At the end of ‘Jungle Camp’, my group was given an alpha number and were told what our first phase entailed – Alpha 6 Adventure. Uh-Oh was my immediate reaction, as Adventure was the toughest of all the phases and we were all still acclimatizing. But soon my trepidation was eased; our team grew close over our first week spent on the tiny island of Mamutik where we all achieved our Padi open water diving qualification. All twelve of us venturers began to know each other intimately and we were ready to take on the challenge of the Crocker Range for our trek. The Crocker Range is a range of hills in a protected area of Sabah. Our route was very remote, and the journey consisted of uphill climbs followed by downhill climbs followed by a river crossings. We would walk from dawn until between two or three in the afternoon, around 8 hours walking every day drenched in sweat and bleeding from numerous leech bites. I myself counted one hundred and thirty two leeches on my legs over the seven day trek. Our final day of the trek was a turning point for all of us – we now only had a few days left with each other until we were going to be slit up. Our friendships were strong as we had all helped each other get through the trek in one piece but our last days together were not going to be spent idle, we still had Mount Kinabalu to climb, the highest mountain in South East Asia at 4,101 meters and for this stage we were joined by another Alpha group. Our climb began at around midday and quickly it was realized this was going to be a race to the guesthouse at a point just below the summit. I was able stay with the fastest group most of the way up until I was forced to stop for a break. Luckily for me my break was short and I discovered other Raleigh Participants close ahead. I made the climb in five hours and to my surprise I was third up by only a matter of seconds (the fourth came 45 minutes behind me). As the rest of the party arrived at the guesthouse we all managed to get a few hours sleep before being awoken at 2 am to continue our ascent which we achieved at around 5 am and were able to take in the breathtaking sunrise on the windswept peak.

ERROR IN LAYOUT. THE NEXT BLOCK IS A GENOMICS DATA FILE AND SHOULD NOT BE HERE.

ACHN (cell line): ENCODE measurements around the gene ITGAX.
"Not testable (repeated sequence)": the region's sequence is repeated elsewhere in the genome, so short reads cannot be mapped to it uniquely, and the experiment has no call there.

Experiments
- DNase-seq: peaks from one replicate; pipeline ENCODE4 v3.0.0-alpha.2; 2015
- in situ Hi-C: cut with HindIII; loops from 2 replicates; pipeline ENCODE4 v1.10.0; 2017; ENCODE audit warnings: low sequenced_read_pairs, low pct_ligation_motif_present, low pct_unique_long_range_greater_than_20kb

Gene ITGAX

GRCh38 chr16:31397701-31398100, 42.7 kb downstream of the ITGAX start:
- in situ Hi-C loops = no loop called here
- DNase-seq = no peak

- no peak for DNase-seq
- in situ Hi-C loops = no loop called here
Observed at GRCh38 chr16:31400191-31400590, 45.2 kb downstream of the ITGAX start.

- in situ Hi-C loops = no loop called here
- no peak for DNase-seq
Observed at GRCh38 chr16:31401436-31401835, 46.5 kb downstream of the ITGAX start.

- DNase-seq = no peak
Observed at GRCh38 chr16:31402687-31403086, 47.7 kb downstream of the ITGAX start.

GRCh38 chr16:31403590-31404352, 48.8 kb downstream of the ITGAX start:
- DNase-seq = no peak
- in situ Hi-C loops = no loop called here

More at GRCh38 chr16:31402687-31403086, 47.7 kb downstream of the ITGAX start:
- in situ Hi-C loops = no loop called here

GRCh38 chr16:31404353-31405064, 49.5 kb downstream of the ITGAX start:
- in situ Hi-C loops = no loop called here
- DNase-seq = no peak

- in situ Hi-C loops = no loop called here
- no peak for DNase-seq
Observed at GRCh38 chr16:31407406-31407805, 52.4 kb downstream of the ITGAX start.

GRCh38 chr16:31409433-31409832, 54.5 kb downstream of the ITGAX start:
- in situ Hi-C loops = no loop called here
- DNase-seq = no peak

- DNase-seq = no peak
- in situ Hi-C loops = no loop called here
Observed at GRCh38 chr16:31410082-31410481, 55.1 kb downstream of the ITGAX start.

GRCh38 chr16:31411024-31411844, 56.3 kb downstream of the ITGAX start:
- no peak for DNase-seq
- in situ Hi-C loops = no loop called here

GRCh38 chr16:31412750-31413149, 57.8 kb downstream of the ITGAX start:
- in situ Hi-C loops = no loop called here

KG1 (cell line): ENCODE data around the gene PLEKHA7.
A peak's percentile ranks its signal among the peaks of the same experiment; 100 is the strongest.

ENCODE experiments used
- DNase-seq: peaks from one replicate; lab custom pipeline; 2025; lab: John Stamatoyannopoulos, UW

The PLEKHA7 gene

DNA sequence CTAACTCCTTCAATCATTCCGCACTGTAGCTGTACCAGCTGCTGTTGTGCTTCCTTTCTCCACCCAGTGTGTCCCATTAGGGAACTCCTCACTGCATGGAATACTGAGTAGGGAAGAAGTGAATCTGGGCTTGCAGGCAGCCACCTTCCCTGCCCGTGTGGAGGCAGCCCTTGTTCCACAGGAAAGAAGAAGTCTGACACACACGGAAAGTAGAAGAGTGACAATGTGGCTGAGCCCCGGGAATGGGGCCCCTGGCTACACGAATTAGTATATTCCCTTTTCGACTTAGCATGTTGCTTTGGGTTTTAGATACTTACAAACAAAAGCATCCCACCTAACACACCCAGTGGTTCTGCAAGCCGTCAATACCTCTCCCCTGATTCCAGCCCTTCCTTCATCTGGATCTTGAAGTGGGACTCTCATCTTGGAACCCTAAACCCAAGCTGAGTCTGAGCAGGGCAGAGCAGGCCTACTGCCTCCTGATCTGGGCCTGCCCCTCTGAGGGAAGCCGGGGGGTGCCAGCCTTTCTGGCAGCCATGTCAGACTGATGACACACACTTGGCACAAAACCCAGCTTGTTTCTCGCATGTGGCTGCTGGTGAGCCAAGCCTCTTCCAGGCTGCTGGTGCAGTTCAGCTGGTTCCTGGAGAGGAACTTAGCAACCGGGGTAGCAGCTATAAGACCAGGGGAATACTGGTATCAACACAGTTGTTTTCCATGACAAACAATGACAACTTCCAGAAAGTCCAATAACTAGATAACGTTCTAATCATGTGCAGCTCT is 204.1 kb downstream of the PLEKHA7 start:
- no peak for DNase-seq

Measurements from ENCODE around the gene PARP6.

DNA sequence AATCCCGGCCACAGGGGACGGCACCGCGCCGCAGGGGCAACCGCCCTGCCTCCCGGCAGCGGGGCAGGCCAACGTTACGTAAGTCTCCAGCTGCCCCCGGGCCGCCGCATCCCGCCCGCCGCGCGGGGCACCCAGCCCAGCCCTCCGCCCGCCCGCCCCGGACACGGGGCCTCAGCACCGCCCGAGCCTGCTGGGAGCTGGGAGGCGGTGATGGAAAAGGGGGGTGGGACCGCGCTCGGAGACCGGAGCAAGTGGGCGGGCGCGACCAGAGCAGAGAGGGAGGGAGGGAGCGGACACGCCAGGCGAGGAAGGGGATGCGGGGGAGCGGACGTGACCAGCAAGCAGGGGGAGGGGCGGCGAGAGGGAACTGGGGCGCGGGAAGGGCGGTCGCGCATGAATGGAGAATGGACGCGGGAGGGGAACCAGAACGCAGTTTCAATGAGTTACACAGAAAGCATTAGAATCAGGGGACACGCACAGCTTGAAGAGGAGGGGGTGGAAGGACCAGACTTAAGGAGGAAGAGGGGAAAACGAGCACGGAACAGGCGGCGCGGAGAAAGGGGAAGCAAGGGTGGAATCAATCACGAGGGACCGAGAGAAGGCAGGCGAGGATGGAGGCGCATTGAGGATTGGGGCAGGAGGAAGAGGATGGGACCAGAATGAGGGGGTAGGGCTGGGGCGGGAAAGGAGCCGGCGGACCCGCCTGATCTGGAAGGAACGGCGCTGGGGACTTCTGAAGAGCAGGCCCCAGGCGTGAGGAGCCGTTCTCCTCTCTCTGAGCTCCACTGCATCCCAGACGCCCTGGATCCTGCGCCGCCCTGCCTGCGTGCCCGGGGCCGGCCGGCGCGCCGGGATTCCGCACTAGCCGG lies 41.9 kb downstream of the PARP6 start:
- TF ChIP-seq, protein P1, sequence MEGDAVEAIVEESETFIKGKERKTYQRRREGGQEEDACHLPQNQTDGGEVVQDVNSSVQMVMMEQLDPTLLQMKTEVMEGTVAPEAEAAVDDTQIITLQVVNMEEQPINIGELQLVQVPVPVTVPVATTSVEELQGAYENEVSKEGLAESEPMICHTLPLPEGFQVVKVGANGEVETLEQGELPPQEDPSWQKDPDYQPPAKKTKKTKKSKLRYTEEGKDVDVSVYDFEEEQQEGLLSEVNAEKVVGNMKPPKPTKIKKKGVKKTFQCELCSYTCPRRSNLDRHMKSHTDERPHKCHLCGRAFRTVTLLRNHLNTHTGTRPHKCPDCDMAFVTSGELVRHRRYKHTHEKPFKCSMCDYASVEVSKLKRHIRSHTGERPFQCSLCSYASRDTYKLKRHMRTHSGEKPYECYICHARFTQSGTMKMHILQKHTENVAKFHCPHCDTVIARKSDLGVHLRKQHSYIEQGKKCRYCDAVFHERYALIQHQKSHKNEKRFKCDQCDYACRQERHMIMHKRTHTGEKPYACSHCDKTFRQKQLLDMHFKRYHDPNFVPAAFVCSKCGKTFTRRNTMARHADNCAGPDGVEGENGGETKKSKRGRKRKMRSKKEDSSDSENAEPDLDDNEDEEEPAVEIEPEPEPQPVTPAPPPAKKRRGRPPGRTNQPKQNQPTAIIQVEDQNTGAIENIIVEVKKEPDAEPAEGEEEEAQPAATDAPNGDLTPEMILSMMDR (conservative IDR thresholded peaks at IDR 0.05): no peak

After our ascent up Mt Kinabalu we were whisked off to Borneo Paradise hotel where the entire Expedition team (about 120 of us in total) were allowed 36 hours to relax and say goodbye to the friends we had made before we were divided and given our new Alpha groups and Phases. But not after our compulsory ‘Skit’ performances in front everyone on stage. As a group Alpha 6 performed embarrassingly badly (which was probably the intention of the Skits) but we did have a very good laugh performing it.